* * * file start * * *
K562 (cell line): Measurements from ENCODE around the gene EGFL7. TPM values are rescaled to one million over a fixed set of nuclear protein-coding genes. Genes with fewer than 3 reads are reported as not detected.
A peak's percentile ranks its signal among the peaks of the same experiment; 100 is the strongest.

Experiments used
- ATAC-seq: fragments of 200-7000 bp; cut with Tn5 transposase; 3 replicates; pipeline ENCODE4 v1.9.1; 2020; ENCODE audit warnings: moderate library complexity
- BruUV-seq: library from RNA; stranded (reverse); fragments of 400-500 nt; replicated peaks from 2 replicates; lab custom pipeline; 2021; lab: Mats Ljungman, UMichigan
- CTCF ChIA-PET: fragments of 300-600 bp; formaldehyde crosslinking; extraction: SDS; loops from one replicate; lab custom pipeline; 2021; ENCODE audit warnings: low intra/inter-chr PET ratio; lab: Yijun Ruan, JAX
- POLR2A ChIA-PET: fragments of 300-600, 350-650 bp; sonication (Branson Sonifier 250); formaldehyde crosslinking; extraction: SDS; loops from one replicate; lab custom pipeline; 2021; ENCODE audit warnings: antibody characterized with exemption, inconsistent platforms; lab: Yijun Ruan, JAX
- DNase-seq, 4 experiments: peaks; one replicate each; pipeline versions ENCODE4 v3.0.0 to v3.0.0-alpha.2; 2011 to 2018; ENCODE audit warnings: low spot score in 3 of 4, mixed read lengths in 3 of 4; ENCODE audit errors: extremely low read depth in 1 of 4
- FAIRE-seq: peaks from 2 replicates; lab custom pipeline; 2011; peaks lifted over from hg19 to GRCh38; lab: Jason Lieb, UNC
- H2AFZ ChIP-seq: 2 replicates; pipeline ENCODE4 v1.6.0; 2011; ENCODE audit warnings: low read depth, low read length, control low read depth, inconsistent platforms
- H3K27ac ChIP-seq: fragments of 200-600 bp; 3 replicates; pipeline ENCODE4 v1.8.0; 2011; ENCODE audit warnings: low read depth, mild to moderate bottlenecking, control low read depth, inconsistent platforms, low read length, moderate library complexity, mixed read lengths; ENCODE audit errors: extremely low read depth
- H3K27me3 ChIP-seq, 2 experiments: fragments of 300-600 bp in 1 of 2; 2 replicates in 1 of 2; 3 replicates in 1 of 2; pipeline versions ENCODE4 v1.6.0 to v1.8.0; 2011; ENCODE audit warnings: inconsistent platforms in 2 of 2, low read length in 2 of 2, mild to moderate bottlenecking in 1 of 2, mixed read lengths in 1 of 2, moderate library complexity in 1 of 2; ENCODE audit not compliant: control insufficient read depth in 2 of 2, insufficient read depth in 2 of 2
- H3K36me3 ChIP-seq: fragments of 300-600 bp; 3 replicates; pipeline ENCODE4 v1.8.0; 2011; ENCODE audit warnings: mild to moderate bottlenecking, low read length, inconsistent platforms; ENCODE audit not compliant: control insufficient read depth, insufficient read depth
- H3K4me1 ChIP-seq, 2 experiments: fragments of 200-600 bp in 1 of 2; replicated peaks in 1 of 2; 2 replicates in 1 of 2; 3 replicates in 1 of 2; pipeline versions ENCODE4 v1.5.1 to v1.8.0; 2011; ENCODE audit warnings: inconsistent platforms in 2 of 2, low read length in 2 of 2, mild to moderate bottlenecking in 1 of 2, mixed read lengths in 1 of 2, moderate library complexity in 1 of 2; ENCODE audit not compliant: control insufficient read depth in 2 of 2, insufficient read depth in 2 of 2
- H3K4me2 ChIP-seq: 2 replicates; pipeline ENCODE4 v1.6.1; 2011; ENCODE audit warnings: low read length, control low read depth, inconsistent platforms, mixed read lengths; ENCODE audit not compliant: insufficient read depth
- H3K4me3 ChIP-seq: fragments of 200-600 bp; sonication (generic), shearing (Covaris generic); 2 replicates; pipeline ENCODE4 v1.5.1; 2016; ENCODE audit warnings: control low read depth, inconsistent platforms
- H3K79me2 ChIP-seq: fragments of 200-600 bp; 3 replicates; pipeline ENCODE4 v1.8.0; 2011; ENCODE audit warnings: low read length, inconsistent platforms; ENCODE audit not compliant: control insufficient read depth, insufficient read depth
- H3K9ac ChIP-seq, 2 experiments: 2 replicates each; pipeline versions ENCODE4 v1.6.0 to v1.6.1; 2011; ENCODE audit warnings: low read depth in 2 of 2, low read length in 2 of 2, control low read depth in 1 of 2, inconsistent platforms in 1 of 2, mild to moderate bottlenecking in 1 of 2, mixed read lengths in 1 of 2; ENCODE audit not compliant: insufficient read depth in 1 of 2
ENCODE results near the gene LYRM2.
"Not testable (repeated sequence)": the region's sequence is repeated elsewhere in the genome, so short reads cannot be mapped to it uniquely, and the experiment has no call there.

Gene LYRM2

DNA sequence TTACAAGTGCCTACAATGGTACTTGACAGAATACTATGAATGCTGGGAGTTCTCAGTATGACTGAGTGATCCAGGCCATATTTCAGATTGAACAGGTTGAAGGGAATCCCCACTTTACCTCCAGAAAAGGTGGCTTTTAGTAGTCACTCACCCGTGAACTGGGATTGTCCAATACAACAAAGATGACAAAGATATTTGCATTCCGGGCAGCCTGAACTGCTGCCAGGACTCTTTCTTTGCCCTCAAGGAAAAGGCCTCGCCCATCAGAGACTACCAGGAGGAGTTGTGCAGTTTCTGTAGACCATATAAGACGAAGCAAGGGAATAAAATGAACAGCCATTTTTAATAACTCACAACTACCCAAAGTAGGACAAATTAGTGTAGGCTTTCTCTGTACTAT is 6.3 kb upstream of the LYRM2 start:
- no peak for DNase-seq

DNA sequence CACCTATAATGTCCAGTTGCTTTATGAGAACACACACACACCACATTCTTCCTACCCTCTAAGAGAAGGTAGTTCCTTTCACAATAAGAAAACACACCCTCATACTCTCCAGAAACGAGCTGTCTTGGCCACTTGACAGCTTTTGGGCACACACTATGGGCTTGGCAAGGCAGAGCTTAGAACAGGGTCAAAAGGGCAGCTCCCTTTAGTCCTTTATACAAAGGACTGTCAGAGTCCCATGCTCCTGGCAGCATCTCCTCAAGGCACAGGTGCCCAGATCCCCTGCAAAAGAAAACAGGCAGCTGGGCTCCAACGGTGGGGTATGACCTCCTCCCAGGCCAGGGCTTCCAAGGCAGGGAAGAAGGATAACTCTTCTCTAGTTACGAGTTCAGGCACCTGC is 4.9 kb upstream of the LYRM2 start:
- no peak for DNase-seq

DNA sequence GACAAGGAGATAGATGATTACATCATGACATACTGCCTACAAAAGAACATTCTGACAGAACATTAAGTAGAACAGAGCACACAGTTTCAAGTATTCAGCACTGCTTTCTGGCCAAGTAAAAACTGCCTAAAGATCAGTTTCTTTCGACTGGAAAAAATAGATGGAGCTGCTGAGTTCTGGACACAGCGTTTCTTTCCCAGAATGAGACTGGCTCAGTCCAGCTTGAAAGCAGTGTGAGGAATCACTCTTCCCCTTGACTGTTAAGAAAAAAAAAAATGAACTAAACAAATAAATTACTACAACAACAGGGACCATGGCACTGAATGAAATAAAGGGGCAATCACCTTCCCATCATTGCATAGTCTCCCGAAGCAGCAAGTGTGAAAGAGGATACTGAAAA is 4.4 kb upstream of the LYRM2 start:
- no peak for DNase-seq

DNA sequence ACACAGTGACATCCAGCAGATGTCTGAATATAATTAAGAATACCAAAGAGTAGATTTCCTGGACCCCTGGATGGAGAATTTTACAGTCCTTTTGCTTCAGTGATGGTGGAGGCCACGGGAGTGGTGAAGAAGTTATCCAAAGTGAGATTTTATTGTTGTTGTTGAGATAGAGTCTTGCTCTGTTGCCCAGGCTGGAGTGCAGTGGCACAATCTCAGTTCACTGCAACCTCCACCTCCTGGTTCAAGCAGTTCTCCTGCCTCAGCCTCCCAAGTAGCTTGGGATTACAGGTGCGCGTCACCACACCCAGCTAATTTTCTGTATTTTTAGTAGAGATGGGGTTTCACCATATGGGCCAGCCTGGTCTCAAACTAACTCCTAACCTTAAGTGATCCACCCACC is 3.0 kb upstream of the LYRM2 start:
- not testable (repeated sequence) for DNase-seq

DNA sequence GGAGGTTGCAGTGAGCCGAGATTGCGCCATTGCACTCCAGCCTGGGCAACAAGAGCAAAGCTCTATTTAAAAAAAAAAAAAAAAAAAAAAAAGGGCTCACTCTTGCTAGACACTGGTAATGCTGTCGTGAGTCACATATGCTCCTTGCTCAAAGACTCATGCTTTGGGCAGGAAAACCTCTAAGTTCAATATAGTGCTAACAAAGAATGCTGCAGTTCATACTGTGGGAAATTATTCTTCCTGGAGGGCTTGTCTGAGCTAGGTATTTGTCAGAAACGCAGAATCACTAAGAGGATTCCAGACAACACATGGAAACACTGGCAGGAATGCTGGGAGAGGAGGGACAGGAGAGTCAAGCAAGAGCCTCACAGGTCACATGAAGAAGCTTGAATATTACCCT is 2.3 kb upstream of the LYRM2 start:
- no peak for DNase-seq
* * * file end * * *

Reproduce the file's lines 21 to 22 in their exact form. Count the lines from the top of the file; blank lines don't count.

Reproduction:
Gene LYRM2

DNA sequence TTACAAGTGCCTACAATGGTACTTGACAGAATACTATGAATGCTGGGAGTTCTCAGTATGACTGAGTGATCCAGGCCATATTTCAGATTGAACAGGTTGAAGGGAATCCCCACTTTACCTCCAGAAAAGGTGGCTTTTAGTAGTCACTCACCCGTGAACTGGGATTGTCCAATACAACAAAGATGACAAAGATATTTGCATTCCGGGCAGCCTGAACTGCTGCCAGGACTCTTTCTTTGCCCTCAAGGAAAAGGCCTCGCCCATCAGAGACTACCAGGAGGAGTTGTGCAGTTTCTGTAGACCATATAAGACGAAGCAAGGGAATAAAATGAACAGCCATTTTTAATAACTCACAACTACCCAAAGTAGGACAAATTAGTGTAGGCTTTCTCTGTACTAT is 6.3 kb upstream of the LYRM2 start: